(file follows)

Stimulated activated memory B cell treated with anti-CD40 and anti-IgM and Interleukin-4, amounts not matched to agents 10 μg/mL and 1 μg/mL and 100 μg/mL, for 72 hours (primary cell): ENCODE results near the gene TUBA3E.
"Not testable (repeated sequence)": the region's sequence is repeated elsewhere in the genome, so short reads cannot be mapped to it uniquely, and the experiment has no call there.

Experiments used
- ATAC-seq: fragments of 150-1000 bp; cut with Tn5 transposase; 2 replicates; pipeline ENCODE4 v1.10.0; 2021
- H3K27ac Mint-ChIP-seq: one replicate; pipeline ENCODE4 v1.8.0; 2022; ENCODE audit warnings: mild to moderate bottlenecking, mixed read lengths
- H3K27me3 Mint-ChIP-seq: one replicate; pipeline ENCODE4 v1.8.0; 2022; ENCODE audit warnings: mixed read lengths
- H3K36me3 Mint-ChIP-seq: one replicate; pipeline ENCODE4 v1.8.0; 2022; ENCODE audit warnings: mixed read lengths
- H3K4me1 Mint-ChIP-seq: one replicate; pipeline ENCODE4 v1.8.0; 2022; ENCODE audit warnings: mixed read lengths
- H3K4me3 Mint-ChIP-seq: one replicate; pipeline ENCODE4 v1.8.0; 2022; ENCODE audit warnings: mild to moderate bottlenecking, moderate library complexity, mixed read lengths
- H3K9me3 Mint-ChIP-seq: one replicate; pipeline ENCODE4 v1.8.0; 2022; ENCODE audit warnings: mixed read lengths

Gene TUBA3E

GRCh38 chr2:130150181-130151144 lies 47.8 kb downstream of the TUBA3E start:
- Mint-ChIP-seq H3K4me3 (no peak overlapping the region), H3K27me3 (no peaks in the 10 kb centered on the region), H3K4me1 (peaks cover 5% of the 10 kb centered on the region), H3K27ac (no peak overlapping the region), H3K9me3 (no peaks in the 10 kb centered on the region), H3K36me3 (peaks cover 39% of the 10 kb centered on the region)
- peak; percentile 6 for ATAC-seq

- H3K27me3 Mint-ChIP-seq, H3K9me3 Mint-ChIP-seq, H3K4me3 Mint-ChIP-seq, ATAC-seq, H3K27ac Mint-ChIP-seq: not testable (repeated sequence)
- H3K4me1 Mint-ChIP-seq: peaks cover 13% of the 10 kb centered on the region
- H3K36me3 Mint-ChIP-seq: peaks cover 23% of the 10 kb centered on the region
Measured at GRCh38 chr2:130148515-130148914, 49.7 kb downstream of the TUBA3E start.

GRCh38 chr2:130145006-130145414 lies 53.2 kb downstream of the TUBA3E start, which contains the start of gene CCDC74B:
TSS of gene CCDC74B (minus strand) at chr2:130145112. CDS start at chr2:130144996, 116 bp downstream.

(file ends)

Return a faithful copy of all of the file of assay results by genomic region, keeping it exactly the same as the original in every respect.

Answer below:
Stimulated activated memory B cell treated with anti-CD40 and anti-IgM and Interleukin-4, amounts not matched to agents 10 μg/mL and 1 μg/mL and 100 μg/mL, for 72 hours (primary cell): ENCODE results near the gene TUBA3E.
"Not testable (repeated sequence)": the region's sequence is repeated elsewhere in the genome, so short reads cannot be mapped to it uniquely, and the experiment has no call there.

Experiments used
- ATAC-seq: fragments of 150-1000 bp; cut with Tn5 transposase; 2 replicates; pipeline ENCODE4 v1.10.0; 2021
- H3K27ac Mint-ChIP-seq: one replicate; pipeline ENCODE4 v1.8.0; 2022; ENCODE audit warnings: mild to moderate bottlenecking, mixed read lengths
- H3K27me3 Mint-ChIP-seq: one replicate; pipeline ENCODE4 v1.8.0; 2022; ENCODE audit warnings: mixed read lengths
- H3K36me3 Mint-ChIP-seq: one replicate; pipeline ENCODE4 v1.8.0; 2022; ENCODE audit warnings: mixed read lengths
- H3K4me1 Mint-ChIP-seq: one replicate; pipeline ENCODE4 v1.8.0; 2022; ENCODE audit warnings: mixed read lengths
- H3K4me3 Mint-ChIP-seq: one replicate; pipeline ENCODE4 v1.8.0; 2022; ENCODE audit warnings: mild to moderate bottlenecking, moderate library complexity, mixed read lengths
- H3K9me3 Mint-ChIP-seq: one replicate; pipeline ENCODE4 v1.8.0; 2022; ENCODE audit warnings: mixed read lengths

Gene TUBA3E

GRCh38 chr2:130150181-130151144 lies 47.8 kb downstream of the TUBA3E start:
- Mint-ChIP-seq H3K4me3 (no peak overlapping the region), H3K27me3 (no peaks in the 10 kb centered on the region), H3K4me1 (peaks cover 5% of the 10 kb centered on the region), H3K27ac (no peak overlapping the region), H3K9me3 (no peaks in the 10 kb centered on the region), H3K36me3 (peaks cover 39% of the 10 kb centered on the region)
- peak; percentile 6 for ATAC-seq

- H3K27me3 Mint-ChIP-seq, H3K9me3 Mint-ChIP-seq, H3K4me3 Mint-ChIP-seq, ATAC-seq, H3K27ac Mint-ChIP-seq: not testable (repeated sequence)
- H3K4me1 Mint-ChIP-seq: peaks cover 13% of the 10 kb centered on the region
- H3K36me3 Mint-ChIP-seq: peaks cover 23% of the 10 kb centered on the region
Measured at GRCh38 chr2:130148515-130148914, 49.7 kb downstream of the TUBA3E start.

GRCh38 chr2:130145006-130145414 lies 53.2 kb downstream of the TUBA3E start, which contains the start of gene CCDC74B:
TSS of gene CCDC74B (minus strand) at chr2:130145112. CDS start at chr2:130144996, 116 bp downstream.